By 1996 Lambda Legal become co-counsel in the Hawaii case and launched a Freedom to Marry Coalition, for sharing winning strategies. NGLTF created a booklet “To Have — to Hold” which outlined the reasons for civil marriage and winning stategies. And HRC released a pro-marriage position paper, “Talking about Gay Marriage.” They also produced an anti-DOMA TV ad which ran in San Diego.
We know the theocrats are dedicated to preemptively banning any social or legal recognition of same-sex families, but the gay community itself is actually the first impediment to legalizing same-sex marriage.
One reason has been our community’s failure in the past to recognize relationships in our midst. For example, most of the gay press traditionally cast a largely blind eye to its coupled readership, despite the weight of survey data showing that more than 60 percent of the gay and lesbian community is in a relationship. The resulting invisibility of couples in our media led to perilous presumptions. We were lucky to see the occasional article on joint financing or partner abuse, and because we thought of ourselves as a community of individuals, we long-ignored the basic civil right of marriage.
Another reason for the failure to recognize relationships rests with couples themselves. Couples are a largely invisible segment of an already mostly underground community. And some same-sex couples take pains to maintain their own closets, primarily as protection from real or imaginary loss of jobs, housing, child custody or to preserve blood familial ties.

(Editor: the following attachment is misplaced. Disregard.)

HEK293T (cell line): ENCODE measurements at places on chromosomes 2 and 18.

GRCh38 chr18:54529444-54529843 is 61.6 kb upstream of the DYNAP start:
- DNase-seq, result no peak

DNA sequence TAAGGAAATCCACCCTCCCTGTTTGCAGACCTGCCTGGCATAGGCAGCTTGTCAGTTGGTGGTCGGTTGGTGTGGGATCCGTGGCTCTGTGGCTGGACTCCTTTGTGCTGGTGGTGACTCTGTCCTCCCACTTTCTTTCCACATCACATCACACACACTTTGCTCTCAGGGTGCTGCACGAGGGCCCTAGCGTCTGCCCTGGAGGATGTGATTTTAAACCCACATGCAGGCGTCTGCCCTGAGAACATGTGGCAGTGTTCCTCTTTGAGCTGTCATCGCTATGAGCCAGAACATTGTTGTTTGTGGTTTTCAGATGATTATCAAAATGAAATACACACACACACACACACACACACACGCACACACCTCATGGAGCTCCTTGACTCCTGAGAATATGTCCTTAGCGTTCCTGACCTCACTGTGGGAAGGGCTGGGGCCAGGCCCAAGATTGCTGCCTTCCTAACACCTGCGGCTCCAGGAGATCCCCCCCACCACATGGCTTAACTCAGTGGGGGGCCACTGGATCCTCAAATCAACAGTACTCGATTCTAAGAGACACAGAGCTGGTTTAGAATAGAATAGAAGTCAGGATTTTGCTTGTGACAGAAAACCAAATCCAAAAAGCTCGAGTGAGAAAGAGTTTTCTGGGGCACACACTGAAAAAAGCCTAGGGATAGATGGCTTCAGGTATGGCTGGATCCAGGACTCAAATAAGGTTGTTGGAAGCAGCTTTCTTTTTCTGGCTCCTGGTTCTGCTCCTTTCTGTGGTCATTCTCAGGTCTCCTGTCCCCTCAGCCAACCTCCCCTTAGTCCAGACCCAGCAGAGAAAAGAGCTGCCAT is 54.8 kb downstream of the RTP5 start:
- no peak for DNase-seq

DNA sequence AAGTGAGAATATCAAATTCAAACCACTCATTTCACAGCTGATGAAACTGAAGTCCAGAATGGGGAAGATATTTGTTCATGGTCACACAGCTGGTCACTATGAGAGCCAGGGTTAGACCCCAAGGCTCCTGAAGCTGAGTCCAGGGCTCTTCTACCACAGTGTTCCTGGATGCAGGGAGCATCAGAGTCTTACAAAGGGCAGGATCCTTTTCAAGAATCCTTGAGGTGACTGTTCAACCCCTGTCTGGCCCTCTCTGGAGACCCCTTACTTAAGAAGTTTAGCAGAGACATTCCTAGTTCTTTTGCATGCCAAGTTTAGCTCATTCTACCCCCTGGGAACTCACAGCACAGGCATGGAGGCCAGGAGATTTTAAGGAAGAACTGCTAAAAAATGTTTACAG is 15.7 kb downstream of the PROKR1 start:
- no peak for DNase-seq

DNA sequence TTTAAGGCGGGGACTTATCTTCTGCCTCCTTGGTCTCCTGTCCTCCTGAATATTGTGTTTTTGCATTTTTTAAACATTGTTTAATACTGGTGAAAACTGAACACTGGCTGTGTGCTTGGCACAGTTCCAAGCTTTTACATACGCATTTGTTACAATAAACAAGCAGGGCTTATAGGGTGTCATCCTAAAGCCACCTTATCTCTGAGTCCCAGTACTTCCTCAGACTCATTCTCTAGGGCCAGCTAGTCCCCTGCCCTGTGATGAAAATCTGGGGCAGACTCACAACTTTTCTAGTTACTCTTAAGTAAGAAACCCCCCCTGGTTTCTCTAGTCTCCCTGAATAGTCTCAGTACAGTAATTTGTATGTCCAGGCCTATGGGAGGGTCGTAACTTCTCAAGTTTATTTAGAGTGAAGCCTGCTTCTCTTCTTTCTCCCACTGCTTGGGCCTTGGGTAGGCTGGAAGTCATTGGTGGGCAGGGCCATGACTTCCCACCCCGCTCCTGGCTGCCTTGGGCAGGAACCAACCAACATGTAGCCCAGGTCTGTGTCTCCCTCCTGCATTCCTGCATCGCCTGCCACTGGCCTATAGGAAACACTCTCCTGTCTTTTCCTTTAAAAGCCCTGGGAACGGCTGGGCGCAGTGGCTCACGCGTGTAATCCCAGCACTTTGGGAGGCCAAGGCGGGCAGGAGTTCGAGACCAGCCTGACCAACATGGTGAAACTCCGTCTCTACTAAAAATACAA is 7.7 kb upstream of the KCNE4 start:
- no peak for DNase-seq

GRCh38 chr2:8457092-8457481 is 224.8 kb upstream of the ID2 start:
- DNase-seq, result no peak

Maintaining the closet can be very unhealthy for relationships, sometimes even destroying them. Some couples see the potential loss of job or housing — a result of gay-hating — as a powerful incentive for hiding. For these couples, a marriage license could seen as a threat as it would shatter the safety of the closet, in part because it would be on public record.
When Texas State Representative Glen Maxey proposed legal marriage in 1993, his office was flooded with protests, some from members of the gay community. When Ben and Marcial Cable-McCarthy sued California for marriage in that same year, they received the most vocal support from straight people, and the most vocal antagonism from the gay community. The debate in the gay community should have been “How do we get legal marriage for those who want the option?” not “Is this worth pursuing?”
Some in the community think the fight for legal marriage would take energy away from other battles, such as non-discrimination laws. This attitude depends on the theory that there are limited resources in the universe. Pursuing justice in one arena doesn’t preclude achievements in another.
Another concern some have is that they think legal marriage would halt the growing acceptance of domestic partner benefit plans. When these plans where first introduced in 1985, they were only offered to same-sex couples. Since 1991, they have been increasingly offered to both same- and opposite-sex couples. When these plans are offered to all families, the majority benefiting from domestic benefits have been the opposite-sex couples, by about two-to-one. The availability of legal marriage to opposite-sex couples has not stopped their access to domestic partner plans. Likewise, same-sex partners should have access to both legal marriage and domestic partnership plans.